1000 time-travelers travel back in time, each with the intention of killing their own infant-self. If there is no branching time, then on pain of bringing about a logical contradiction, all must fail. But this seems inexplicable: what is to ensure that the time-travelers are stopped?
For a time, this inexplicability objection was thought to provide evidence that there is something incoherent about the possibility of backwards time travel in a universe without branching time. There is now near-consensus, however, that the objection has no bite: there is nothing inexplicable about the mass failure. Lewis, Sider and Ismael independently argue that since it is built into the description of the class of cases considered that the time-travelers must fail – and so we consider only unsuccessful attempts – there is no mystery. Smith argues that the absence of possible worlds at which auto-infanticide is committed suffices as a complete explanation for the failures. And Baron and Colyvan maintain that available causal and logical explanations jointly account for everything that needs accounting for.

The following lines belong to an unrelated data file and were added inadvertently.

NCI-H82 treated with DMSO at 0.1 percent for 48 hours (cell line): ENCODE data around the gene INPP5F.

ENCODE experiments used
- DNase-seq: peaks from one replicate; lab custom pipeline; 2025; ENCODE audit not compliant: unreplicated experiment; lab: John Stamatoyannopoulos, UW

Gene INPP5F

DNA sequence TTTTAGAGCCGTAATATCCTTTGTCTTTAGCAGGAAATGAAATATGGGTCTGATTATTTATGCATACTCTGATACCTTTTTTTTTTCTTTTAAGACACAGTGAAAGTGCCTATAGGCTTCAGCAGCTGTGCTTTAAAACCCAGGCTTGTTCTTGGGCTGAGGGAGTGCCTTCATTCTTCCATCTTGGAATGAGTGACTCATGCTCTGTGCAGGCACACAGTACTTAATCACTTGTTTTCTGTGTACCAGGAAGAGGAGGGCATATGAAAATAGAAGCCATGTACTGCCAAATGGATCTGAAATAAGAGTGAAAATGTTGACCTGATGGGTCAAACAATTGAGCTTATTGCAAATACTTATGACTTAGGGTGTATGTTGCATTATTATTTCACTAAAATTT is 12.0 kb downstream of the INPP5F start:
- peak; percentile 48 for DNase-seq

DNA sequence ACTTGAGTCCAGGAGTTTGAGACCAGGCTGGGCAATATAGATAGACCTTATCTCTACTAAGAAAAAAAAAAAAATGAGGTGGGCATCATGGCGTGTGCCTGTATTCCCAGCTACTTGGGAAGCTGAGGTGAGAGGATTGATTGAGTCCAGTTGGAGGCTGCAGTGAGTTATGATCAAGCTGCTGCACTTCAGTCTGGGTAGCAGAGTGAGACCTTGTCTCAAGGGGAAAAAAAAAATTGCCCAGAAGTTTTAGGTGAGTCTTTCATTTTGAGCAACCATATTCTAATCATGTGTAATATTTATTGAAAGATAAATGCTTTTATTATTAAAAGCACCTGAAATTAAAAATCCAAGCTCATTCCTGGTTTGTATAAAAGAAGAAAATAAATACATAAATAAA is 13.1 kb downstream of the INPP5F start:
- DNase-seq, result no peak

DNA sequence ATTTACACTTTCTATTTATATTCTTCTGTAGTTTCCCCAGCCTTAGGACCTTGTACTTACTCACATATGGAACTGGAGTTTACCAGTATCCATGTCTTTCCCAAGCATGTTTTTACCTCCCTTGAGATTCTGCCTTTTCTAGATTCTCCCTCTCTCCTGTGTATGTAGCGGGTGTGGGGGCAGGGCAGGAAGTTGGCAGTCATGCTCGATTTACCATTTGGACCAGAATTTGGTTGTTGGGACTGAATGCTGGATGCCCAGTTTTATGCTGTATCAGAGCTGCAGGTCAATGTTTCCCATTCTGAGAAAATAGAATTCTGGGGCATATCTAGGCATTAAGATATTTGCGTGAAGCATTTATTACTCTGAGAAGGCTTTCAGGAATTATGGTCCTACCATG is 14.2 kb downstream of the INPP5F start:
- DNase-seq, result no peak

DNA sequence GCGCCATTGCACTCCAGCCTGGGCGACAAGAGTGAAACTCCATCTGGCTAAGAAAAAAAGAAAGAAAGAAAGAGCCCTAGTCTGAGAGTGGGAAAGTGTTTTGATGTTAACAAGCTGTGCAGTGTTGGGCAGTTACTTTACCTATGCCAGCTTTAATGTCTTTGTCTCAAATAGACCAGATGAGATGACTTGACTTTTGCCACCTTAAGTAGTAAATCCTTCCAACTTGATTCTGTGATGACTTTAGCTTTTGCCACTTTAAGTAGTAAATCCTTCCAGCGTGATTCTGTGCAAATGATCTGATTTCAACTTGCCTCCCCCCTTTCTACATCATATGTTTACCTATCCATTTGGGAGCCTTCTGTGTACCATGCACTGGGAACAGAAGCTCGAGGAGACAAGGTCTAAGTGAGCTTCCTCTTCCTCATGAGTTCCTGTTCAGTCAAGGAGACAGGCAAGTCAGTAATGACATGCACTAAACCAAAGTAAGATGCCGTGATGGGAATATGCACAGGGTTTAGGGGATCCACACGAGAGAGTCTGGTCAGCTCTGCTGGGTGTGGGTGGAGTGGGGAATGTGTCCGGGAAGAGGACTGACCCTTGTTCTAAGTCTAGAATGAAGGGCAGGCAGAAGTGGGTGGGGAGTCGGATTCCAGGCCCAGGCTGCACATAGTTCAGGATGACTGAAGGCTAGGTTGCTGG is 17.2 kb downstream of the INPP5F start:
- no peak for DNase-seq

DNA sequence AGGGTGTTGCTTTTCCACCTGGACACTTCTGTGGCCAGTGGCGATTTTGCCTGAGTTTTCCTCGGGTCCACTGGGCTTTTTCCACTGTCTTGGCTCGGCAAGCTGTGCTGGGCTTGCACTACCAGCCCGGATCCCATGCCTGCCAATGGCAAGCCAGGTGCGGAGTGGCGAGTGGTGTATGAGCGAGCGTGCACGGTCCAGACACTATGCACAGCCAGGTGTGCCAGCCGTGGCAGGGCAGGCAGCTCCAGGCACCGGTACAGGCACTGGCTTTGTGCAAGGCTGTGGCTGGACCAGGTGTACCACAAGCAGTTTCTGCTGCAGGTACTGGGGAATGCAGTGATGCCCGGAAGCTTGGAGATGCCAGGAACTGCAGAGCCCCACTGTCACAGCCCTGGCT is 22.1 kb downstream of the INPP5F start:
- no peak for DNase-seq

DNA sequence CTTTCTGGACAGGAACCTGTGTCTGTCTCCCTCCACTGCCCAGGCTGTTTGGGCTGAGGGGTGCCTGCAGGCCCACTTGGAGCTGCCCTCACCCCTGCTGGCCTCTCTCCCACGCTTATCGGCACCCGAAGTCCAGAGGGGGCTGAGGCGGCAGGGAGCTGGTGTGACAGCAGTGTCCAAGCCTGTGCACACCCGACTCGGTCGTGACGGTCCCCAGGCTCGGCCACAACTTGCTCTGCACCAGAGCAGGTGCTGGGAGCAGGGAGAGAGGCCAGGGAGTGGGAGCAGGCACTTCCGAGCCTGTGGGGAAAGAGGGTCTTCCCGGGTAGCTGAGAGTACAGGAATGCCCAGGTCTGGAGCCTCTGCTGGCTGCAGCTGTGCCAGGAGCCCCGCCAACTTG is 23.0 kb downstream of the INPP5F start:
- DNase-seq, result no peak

I argue that these are wrong. There is remaining, problematic inexplicability. For backwards time travel not to lead to logical contradiction, something would need to do logic’s bidding, after all.